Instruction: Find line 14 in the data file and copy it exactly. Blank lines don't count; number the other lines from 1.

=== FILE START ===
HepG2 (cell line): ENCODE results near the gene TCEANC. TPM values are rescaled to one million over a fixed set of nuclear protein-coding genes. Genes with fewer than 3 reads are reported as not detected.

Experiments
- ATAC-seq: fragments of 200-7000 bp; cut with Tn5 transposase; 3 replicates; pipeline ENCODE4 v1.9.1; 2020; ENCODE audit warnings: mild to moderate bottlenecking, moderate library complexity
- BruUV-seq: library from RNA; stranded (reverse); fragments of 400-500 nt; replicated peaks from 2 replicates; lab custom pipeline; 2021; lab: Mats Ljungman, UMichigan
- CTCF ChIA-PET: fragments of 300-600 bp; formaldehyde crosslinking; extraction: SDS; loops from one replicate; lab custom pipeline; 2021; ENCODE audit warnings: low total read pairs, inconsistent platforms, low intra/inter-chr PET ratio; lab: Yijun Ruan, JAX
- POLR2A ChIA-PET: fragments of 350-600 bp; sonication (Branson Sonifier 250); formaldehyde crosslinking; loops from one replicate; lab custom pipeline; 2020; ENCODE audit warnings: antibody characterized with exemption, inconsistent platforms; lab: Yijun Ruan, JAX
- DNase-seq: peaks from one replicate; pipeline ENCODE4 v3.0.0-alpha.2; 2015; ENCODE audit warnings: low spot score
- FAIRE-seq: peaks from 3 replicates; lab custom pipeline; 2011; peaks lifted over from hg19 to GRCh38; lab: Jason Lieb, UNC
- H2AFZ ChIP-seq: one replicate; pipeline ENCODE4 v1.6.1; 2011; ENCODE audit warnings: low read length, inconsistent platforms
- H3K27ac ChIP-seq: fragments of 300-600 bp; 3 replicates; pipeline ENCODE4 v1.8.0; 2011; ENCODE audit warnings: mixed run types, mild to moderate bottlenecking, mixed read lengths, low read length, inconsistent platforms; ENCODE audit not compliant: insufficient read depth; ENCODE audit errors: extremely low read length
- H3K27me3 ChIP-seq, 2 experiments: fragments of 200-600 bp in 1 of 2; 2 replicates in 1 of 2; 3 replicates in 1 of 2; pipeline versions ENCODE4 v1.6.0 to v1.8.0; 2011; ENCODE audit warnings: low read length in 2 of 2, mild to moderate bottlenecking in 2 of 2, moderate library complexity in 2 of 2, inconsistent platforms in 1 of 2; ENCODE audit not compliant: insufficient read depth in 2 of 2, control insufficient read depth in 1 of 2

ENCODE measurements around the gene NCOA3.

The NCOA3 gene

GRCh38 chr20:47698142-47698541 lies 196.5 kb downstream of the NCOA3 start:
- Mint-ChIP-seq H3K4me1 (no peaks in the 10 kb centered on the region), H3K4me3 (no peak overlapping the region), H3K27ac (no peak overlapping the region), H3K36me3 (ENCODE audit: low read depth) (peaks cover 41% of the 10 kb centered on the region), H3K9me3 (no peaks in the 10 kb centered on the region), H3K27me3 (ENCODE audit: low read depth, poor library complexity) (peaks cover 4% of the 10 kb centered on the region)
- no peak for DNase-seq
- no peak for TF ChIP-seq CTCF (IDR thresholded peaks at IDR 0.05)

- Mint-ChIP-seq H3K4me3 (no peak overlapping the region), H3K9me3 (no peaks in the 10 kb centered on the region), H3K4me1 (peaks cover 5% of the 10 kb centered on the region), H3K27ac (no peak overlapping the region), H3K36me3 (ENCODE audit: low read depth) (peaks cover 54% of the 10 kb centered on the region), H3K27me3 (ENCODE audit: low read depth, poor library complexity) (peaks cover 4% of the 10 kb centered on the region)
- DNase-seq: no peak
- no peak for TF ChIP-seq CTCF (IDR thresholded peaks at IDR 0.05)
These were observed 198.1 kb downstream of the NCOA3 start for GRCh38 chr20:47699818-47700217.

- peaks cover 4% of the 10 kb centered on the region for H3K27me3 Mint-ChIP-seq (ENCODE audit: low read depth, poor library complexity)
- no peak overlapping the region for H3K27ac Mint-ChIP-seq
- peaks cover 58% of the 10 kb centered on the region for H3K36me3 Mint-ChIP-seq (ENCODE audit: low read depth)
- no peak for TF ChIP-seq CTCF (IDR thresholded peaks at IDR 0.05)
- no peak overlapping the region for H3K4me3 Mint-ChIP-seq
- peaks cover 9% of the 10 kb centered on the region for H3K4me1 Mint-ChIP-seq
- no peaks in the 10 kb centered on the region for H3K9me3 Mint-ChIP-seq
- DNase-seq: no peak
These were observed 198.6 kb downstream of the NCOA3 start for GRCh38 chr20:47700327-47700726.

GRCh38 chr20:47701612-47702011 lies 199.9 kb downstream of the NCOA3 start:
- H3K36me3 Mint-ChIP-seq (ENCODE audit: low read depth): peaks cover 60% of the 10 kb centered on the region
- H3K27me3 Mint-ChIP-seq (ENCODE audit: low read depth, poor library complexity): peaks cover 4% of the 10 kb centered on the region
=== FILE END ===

GRCh38 chr20:47698142-47698541 lies 196.5 kb downstream of the NCOA3 start: